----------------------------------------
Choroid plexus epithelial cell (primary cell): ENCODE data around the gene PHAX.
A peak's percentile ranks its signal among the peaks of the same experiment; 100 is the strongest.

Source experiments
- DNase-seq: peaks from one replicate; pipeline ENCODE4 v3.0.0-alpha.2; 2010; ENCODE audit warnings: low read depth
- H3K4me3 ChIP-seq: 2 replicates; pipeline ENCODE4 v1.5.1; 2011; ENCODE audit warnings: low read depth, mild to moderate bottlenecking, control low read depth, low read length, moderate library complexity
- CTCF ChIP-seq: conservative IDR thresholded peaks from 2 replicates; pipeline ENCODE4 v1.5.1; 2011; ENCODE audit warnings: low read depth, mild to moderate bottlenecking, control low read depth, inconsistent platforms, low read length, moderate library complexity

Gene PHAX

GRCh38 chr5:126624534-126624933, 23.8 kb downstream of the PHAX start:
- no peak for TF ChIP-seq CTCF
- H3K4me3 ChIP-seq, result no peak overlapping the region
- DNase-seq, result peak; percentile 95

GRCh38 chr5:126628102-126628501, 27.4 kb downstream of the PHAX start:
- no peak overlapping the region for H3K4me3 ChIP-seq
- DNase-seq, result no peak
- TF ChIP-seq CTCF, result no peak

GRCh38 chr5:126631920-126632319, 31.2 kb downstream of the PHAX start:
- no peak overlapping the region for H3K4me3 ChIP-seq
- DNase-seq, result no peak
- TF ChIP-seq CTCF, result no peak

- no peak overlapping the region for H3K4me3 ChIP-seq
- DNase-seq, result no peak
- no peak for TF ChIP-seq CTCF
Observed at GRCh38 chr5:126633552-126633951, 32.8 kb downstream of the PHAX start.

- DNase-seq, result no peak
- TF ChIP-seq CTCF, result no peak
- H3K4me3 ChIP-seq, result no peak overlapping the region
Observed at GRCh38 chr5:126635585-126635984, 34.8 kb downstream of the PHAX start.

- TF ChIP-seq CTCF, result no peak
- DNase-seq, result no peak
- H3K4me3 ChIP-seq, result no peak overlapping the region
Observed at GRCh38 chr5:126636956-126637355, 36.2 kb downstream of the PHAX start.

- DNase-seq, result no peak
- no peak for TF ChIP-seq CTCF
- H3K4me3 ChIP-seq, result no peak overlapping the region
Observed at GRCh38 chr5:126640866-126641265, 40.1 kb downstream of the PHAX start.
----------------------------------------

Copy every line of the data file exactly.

Choroid plexus epithelial cell (primary cell): ENCODE data around the gene PHAX.
A peak's percentile ranks its signal among the peaks of the same experiment; 100 is the strongest.

Source experiments
- DNase-seq: peaks from one replicate; pipeline ENCODE4 v3.0.0-alpha.2; 2010; ENCODE audit warnings: low read depth
- H3K4me3 ChIP-seq: 2 replicates; pipeline ENCODE4 v1.5.1; 2011; ENCODE audit warnings: low read depth, mild to moderate bottlenecking, control low read depth, low read length, moderate library complexity
- CTCF ChIP-seq: conservative IDR thresholded peaks from 2 replicates; pipeline ENCODE4 v1.5.1; 2011; ENCODE audit warnings: low read depth, mild to moderate bottlenecking, control low read depth, inconsistent platforms, low read length, moderate library complexity

Gene PHAX

GRCh38 chr5:126624534-126624933, 23.8 kb downstream of the PHAX start:
- no peak for TF ChIP-seq CTCF
- H3K4me3 ChIP-seq, result no peak overlapping the region
- DNase-seq, result peak; percentile 95

GRCh38 chr5:126628102-126628501, 27.4 kb downstream of the PHAX start:
- no peak overlapping the region for H3K4me3 ChIP-seq
- DNase-seq, result no peak
- TF ChIP-seq CTCF, result no peak

GRCh38 chr5:126631920-126632319, 31.2 kb downstream of the PHAX start:
- no peak overlapping the region for H3K4me3 ChIP-seq
- DNase-seq, result no peak
- TF ChIP-seq CTCF, result no peak

- no peak overlapping the region for H3K4me3 ChIP-seq
- DNase-seq, result no peak
- no peak for TF ChIP-seq CTCF
Observed at GRCh38 chr5:126633552-126633951, 32.8 kb downstream of the PHAX start.

- DNase-seq, result no peak
- TF ChIP-seq CTCF, result no peak
- H3K4me3 ChIP-seq, result no peak overlapping the region
Observed at GRCh38 chr5:126635585-126635984, 34.8 kb downstream of the PHAX start.

- TF ChIP-seq CTCF, result no peak
- DNase-seq, result no peak
- H3K4me3 ChIP-seq, result no peak overlapping the region
Observed at GRCh38 chr5:126636956-126637355, 36.2 kb downstream of the PHAX start.

- DNase-seq, result no peak
- no peak for TF ChIP-seq CTCF
- H3K4me3 ChIP-seq, result no peak overlapping the region
Observed at GRCh38 chr5:126640866-126641265, 40.1 kb downstream of the PHAX start.